That went fast — today is the last Friday of June. Let’s Get More Smarter; if you think we missed something important, please include the link in the comments below (here’s a good example). If you are more of an audio learner, check out The Get More Smarter Podcast. And don’t forget to find us on Facebook and Twitter.
*Colorado Coronavirus info:
CDPHE Coronavirus website
*Daily Coronavirus numbers in Colorado:
*How you can help in Colorado:
*Locate a COVID-19 testing site in Colorado:
Colorado Department of Public Health and Environment
*Coloradans can now get a COVID-19 vaccine at one of six locations without a prior appointment.
► The search for survivors of a building collapse in Miami, Florida continues, with 159 people still unaccounted for. Among the missing is Cassandra Stratton, wife of longtime Colorado Democratic political consultant Michael Stratton.
Meanwhile, authorities continue to investigate the reasons behind the collapse of the condo building. As USA Today reports, it may very well be an issue related to a changing climate:
A Florida high-rise that collapsed early Thursday was determined to be on unstable land a year ago, according to a researcher at Florida International University.
The building, which was constructed in 1981, has been sinking at an alarming rate since the 1990s, according to a study in 2020 by Shimon Wdowinski, a professor in the Department of Earth and Environment.
When Wdowinski saw the news that the Champlain Towers South condominium in Surfside collapsed, he instantly remembered it from the study, he said.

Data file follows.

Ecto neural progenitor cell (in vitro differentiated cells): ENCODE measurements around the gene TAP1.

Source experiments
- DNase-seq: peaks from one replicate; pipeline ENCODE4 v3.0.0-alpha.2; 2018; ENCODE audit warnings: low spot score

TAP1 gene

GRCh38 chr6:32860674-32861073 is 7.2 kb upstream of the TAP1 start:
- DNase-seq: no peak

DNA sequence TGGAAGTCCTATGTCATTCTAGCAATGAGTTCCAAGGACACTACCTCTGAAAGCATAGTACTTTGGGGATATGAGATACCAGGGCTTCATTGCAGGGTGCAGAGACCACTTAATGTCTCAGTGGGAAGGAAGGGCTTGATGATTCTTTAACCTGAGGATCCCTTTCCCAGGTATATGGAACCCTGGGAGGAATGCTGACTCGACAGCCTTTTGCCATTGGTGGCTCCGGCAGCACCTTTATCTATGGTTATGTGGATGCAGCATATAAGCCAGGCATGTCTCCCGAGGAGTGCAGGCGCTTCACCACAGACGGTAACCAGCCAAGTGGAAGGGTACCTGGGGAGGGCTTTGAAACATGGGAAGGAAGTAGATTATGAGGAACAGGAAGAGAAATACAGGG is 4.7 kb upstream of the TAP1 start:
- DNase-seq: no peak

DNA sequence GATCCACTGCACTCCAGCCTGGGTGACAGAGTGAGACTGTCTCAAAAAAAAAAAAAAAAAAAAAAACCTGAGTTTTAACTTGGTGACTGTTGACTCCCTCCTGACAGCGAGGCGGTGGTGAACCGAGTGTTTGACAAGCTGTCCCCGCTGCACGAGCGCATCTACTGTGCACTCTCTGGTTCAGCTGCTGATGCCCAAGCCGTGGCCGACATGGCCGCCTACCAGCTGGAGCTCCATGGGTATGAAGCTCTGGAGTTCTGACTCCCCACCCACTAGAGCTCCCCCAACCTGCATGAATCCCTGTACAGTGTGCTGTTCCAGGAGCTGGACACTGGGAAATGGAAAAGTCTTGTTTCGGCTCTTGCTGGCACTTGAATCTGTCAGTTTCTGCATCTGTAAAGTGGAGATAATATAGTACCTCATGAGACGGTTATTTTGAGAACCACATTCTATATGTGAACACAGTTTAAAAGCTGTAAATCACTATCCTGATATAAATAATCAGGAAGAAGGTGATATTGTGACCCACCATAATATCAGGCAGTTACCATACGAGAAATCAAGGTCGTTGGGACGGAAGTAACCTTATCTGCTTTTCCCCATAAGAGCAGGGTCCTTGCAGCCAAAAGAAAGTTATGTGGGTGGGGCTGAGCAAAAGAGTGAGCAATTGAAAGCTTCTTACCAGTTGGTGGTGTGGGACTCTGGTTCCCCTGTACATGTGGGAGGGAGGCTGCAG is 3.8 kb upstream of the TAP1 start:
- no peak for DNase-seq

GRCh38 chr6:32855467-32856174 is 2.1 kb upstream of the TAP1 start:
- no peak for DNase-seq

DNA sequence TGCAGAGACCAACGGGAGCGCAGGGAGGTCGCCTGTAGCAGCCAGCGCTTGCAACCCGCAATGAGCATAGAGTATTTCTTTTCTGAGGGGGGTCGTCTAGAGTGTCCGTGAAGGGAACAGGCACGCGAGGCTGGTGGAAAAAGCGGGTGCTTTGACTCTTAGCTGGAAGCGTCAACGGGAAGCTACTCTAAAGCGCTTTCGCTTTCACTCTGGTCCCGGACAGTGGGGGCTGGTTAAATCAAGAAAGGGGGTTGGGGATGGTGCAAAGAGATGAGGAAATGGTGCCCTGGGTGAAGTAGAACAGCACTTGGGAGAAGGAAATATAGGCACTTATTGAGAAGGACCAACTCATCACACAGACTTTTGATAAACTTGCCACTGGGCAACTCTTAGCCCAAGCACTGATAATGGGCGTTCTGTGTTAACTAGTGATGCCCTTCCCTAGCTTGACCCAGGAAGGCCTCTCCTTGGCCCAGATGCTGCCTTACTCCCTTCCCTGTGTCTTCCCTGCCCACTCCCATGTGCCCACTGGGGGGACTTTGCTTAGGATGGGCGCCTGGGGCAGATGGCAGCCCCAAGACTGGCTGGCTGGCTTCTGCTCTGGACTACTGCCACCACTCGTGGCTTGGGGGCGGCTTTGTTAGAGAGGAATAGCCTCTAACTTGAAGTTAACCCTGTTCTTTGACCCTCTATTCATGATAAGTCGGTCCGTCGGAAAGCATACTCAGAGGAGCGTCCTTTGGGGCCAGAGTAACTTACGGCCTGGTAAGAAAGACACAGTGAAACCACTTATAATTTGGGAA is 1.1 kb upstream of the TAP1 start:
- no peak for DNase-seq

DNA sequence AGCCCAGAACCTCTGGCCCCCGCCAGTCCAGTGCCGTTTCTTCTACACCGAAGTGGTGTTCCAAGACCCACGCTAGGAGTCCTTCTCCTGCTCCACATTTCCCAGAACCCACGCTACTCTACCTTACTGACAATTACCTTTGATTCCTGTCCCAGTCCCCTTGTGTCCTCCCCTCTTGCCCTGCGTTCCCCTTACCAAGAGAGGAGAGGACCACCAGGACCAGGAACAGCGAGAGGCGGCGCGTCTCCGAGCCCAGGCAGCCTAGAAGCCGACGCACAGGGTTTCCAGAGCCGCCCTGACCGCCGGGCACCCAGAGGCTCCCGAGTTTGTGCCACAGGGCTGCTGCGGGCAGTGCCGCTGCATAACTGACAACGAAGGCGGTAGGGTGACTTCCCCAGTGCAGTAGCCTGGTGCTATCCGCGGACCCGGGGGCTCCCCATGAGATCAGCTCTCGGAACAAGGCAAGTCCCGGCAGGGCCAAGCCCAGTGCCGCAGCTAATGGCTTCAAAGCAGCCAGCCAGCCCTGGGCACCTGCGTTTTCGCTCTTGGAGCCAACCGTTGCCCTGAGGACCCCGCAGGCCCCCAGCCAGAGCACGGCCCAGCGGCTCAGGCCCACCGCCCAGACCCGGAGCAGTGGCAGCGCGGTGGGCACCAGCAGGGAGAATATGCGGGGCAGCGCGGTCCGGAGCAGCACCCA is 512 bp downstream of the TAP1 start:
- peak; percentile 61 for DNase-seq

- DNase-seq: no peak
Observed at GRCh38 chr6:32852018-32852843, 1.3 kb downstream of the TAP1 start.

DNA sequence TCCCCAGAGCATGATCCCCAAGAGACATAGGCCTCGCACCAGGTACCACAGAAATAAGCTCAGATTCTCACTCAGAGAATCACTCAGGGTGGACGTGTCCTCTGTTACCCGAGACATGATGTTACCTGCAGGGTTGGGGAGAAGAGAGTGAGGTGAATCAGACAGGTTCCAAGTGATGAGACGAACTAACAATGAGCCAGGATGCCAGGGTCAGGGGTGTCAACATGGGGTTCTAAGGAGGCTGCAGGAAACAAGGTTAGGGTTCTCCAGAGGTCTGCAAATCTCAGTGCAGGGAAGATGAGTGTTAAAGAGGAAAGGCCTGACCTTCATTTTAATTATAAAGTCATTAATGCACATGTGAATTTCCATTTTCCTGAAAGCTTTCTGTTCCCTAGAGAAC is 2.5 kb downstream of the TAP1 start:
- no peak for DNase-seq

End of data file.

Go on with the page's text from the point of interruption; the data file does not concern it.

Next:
“I looked at it this morning and said, ‘Oh my god.’ We did detect that,” he said.
Meanwhile, owners of units in the building have already filed a lawsuit against the Champlain Towers South condo complex association.
► As The New York Times reports, the U.S. Justice Department is suing the State of Georgia over a new voting law:
“The rights of all eligible citizens to vote are the central pillars of our democracy,” Attorney General Merrick Garland said in a news conference at the Justice Department. “They are the rights from which all other rights ultimately flow.”
The lawsuit is among the highest-profile enforcement actions to be brought under the Voting Rights Act since the Supreme Court in 2013 gutted a key provision that allowed the Justice Department to stop states from passing laws viewed as facilitating voter discrimination.
The lawsuit shows that the Justice Department under the Biden administration intends to use the remaining tools it had to aggressively fight state actions that it sees as potentially disenfranchising minority voters. Mr. Garland vowed earlier this month that the department would deploy all of its available law enforcement options to combat voter discrimination.
The lawsuit comes days after congressional Republicans blocked the most ambitious federal voting rights legislation in a generation, dealing a blow to Democrats’ efforts to preserve voting rights. President Biden and Democratic leaders pledged to continue working to steer federal voting rights legislation into law.